Suppose we have a $\operatorname{GL}_1$ over a number field $F$. I am interested in a description for the archimedean Hecke algebra (always taking the maximal compact subgroup). We know will be the tensor product of the archimedean Hecke algebras on the real places and the complex places. So that reduces the problem to a description of the Hecke algebras for $\mathbb{R}^{\times}$ and $\mathbb{C}^{\times}$. We have for $\mathbb{R}^{\times}$ that $K=\{1,-1\}$. That should mean that the Hecke algebra should be given by derivatives of all orders at $\{1,-1\}$, but I can not get a good sense of the convolution product.Is this isomorphic to something more familiar? The case for $\mathbb{C}^{\times}$ is even more confusing. A reference for the archimedean Hecke algebra will be also good. I only know the book Cohomological Induction and Unitary Representations by Knapp and Vogan, but there is no copy in my library.


1 Answer 1


Let $G = \operatorname{GL}_1(F)$ for $F = \mathbb{R}$ or $\mathbb{C}$, and fix a maximal compact subgroup $K$ of $G$. The archimedean Hecke algebra $H(G,K)$ is the algebra of right- (or left-) $K$-finite distributions on $G$ supported in $K$.

Case 1: $F = \mathbb{R}$

Here, as you say, a maximal compact subgroup is $K = \{\pm 1\}$. Accordingly, the $K$-finiteness condition is unnecessary, and the space $H(G,K)$ consists of all distributions supported on $\pm 1$. The distributions supported at a point $g \in G$ are spanned by the Dirac delta $\delta_g$ and all of its derivatives, so in this case $H(G,K)$ takes the form $\mathbb{C}[d/dx]\delta_1 \oplus \mathbb{C}[d/dx]\delta_{-1} \cong U(\mathfrak{g}) \oplus U(\mathfrak{g})$.

Case 2: $F = \mathbb{C}$

This case is a bit more complicated since both $K = S^1 = \{z \in \mathbb{C} : |z| = 1\}$ and derivatives on $G$ (that is, the Lie algebra of $G$) is less trivial. I can leave it as an exercise or come back and provide a revision when time permits.

Instead let me write up a brief summary of a process by which you can analyze $H(G,K)$. Take $\mathfrak{g}_\mathbb{R}$ for $\operatorname{Lie}(G)$ as a real Lie algebra and $\mathfrak{g}$ for the complexification $\mathfrak{g}_\mathbb{R} \oplus i\mathfrak{g}_\mathbb{R}$ of $\mathfrak{g}_\mathbb{R}$. Similarly define $\mathfrak{k}$ as a complexification of the real vector space $\mathfrak{k}_\mathbb{R}$ corresponding to $\operatorname{Lie}(K)$ by forgetting complex structure. Let $U(\mathfrak{g})$ and $U(\mathfrak{k})$ denote the universal enveloping algebras of $\mathfrak{g}$ and $\mathfrak{k}$, respectively. Finally, let $H(K)$ denote the space of right- (or left-) $K$-finite distributions on $K$. (Left- and right-$K$-finiteness are equivalent for distributions on $K$.) By fixing a Haar measure $dk$ on $K$, the space $H(K)$ may be identified with the convolution algebra of measures $C^\infty(K) \cdot dk$.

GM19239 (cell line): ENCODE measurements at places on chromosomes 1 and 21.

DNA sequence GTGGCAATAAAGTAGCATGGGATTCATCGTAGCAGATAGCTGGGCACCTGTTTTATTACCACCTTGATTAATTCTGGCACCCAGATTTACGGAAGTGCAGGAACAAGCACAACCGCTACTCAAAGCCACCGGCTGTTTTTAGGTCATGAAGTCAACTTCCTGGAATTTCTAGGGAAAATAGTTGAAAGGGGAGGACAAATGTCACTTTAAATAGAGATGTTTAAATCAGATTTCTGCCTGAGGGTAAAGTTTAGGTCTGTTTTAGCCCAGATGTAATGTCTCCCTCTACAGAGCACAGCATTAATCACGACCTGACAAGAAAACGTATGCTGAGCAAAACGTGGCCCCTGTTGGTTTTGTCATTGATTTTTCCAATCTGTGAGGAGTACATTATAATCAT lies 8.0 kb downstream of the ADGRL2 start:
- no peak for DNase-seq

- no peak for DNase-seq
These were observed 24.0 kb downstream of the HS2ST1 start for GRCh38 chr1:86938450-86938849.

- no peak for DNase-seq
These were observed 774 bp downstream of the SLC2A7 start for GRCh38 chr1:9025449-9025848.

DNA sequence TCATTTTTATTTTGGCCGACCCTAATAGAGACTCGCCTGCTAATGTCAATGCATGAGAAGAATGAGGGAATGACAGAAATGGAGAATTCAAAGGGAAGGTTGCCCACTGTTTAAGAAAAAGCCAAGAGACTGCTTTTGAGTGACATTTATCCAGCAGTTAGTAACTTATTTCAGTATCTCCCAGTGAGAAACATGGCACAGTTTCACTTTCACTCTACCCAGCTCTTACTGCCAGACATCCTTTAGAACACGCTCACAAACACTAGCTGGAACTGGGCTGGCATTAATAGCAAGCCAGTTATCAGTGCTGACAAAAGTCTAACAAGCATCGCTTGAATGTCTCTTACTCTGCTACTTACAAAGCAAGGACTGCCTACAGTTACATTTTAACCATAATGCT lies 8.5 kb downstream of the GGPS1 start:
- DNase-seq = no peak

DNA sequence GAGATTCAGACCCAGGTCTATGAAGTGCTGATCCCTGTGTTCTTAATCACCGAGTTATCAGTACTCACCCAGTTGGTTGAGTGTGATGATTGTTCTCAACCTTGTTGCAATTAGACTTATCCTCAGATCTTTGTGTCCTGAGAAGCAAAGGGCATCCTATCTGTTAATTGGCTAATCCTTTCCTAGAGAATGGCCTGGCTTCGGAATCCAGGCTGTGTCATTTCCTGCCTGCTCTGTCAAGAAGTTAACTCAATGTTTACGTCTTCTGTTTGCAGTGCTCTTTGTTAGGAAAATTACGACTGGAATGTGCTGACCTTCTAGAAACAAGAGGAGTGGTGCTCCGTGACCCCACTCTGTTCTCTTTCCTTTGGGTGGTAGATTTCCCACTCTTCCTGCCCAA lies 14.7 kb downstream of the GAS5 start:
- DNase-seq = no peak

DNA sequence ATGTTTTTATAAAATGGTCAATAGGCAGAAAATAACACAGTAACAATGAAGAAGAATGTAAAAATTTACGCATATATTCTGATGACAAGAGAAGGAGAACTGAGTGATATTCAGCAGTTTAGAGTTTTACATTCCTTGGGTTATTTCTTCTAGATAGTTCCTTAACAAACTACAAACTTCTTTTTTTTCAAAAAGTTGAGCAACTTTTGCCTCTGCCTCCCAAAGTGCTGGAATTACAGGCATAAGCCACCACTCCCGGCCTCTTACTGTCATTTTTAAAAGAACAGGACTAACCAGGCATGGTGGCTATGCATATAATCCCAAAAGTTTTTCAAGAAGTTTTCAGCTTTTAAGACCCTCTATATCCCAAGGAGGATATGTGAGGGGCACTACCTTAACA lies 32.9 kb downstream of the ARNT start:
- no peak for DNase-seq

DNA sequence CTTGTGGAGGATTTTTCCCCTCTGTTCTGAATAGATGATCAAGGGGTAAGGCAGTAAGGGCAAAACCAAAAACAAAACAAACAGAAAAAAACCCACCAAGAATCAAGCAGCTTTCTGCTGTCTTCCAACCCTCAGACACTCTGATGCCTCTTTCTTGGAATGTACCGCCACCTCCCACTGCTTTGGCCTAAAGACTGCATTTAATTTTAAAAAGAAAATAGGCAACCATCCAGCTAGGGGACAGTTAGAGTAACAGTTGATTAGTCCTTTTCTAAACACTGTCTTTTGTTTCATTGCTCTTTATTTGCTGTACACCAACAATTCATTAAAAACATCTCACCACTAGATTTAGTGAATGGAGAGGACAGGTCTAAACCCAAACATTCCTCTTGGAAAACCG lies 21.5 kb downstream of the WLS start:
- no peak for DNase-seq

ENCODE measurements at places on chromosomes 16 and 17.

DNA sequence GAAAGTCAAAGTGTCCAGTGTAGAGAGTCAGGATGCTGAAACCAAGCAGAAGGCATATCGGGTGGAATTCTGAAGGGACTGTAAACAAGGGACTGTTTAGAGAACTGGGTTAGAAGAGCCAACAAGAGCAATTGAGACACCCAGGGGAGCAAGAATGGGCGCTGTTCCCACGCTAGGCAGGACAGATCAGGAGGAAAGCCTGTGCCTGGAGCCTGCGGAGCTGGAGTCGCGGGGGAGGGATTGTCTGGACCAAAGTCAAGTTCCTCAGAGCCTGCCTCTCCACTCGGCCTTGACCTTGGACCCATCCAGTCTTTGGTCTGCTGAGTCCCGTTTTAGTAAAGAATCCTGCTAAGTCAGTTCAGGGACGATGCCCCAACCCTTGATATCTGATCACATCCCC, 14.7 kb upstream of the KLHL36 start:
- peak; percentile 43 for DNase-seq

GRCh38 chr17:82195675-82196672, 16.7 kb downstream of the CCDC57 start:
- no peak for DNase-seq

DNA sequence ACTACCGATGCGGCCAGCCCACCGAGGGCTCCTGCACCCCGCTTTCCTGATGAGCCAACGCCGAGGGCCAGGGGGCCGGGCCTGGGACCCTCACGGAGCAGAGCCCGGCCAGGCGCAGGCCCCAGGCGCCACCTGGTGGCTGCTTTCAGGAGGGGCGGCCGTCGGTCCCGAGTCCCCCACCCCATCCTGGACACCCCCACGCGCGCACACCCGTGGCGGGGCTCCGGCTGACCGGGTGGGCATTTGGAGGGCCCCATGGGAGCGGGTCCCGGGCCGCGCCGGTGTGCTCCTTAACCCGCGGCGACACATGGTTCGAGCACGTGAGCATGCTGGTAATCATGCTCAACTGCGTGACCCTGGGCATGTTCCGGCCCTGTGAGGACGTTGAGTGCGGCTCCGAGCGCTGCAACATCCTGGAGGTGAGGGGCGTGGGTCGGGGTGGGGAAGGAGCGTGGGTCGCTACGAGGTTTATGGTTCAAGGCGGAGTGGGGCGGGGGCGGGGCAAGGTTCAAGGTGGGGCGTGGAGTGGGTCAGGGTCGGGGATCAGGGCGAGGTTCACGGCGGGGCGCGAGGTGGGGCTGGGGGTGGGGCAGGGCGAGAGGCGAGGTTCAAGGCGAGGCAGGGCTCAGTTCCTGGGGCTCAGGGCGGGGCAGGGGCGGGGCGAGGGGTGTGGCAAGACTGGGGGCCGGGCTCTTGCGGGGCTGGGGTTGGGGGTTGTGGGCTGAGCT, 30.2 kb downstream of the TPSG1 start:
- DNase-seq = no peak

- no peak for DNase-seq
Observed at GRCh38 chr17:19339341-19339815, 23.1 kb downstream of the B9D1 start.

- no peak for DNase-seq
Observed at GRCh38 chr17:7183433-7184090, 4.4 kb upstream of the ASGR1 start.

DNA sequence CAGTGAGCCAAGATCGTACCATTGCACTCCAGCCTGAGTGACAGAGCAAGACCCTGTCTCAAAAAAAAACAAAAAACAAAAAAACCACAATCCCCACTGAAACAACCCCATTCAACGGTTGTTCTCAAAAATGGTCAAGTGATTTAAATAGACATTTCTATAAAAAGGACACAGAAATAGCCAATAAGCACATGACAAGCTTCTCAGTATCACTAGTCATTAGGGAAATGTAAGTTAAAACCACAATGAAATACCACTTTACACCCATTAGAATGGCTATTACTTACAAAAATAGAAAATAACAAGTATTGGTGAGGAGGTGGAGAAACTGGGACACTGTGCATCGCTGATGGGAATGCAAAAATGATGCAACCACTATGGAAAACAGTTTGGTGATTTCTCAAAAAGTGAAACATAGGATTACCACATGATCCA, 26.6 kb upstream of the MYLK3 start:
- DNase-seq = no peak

The algebra $H(K)$ can be embedded into $H(G,K)$, where the action of $T_f := f \cdot dk \in H(K)$ on $F \in C^\infty(G)$ is given by

$$ T_f(F) = \int_K f(k) F(k)\,dk. $$ In fact, for each $u \in U(\mathfrak{g})$ and each $T_f \in H(K)$, we may form the tensor $u \otimes T_f$ and let it act as a distribution on $G$ by setting $$ (u \otimes T_f)(F) = \int_K f(k) (\partial(u)F)(k)\,dk. $$ Here $\partial(u)F \in C^\infty(G)$ is the $u$-th right derivative of $F$ (that is, the image of $F$ under the canonical extension to $U(\mathfrak{g})$ of the action of $\mathfrak{g}$ on $C^\infty(G)$ by right-differential operators). Extending to linear combinations of these tensors, it turns out we exhaust $H(G,K)$; one has an isomorphism of algebras $$ H(G,K) \cong U(\mathfrak{g}) \otimes_{U(\mathfrak{k})} H(K), $$ where the tensor product is over $U(\mathfrak{k})$ rather than, say, $\mathbb{C}$ due to relationship between the actions of the two factors. If you look closely, our characterization in the real case is a decomposition of exactly this form, and you can use the same decomposition to compute $H(G,K)$ for $F = \mathbb{C}$ (and in general).

  • $\begingroup$ Can you be more explicit into what will be the convolution in case 1? and perhaps in both cases an algebra that is more familiar? For example in case 1, is the algebra isomorphic to something like $\mathbb{C}[x,x^{-1}]$. What about case two? Also, I think on your definition of the action you are missing an argument from the group. Perhaps is something like $T_{f}(F)(g)=\int_{K}f(k)F(k^{-1}g)dk$? $\endgroup$ Mar 31, 2018 at 5:03

You must log in to answer this question.

Not the answer you're looking for? Browse other questions tagged .